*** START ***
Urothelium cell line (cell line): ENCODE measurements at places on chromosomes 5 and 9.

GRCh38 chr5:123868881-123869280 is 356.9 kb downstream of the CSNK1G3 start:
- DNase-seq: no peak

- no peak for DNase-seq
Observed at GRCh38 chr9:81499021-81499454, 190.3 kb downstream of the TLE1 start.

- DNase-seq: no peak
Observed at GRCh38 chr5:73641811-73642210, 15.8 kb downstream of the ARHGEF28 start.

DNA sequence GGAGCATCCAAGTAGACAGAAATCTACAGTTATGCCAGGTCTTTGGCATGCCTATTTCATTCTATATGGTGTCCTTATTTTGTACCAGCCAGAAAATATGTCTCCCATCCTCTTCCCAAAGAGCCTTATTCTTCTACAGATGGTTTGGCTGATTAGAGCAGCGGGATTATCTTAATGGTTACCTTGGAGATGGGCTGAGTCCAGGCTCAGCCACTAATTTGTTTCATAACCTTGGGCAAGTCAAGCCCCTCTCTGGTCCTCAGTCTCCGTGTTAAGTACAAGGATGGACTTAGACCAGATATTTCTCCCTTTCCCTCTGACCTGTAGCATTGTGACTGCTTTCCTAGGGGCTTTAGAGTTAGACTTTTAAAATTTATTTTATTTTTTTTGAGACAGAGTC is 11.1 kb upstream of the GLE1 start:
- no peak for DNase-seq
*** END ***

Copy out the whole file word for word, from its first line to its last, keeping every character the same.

Urothelium cell line (cell line): ENCODE measurements at places on chromosomes 5 and 9.

GRCh38 chr5:123868881-123869280 is 356.9 kb downstream of the CSNK1G3 start:
- DNase-seq: no peak

- no peak for DNase-seq
Observed at GRCh38 chr9:81499021-81499454, 190.3 kb downstream of the TLE1 start.

- DNase-seq: no peak
Observed at GRCh38 chr5:73641811-73642210, 15.8 kb downstream of the ARHGEF28 start.

DNA sequence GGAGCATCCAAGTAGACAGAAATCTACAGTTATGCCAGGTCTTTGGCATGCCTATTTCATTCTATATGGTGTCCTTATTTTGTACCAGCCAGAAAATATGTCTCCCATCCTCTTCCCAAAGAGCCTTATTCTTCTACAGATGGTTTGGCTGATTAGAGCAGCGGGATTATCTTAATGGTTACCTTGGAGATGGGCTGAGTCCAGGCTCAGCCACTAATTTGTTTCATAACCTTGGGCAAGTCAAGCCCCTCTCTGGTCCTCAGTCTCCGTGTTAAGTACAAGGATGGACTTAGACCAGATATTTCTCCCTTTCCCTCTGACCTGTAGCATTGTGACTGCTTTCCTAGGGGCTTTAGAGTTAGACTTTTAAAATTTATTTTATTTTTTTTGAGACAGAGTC is 11.1 kb upstream of the GLE1 start:
- no peak for DNase-seq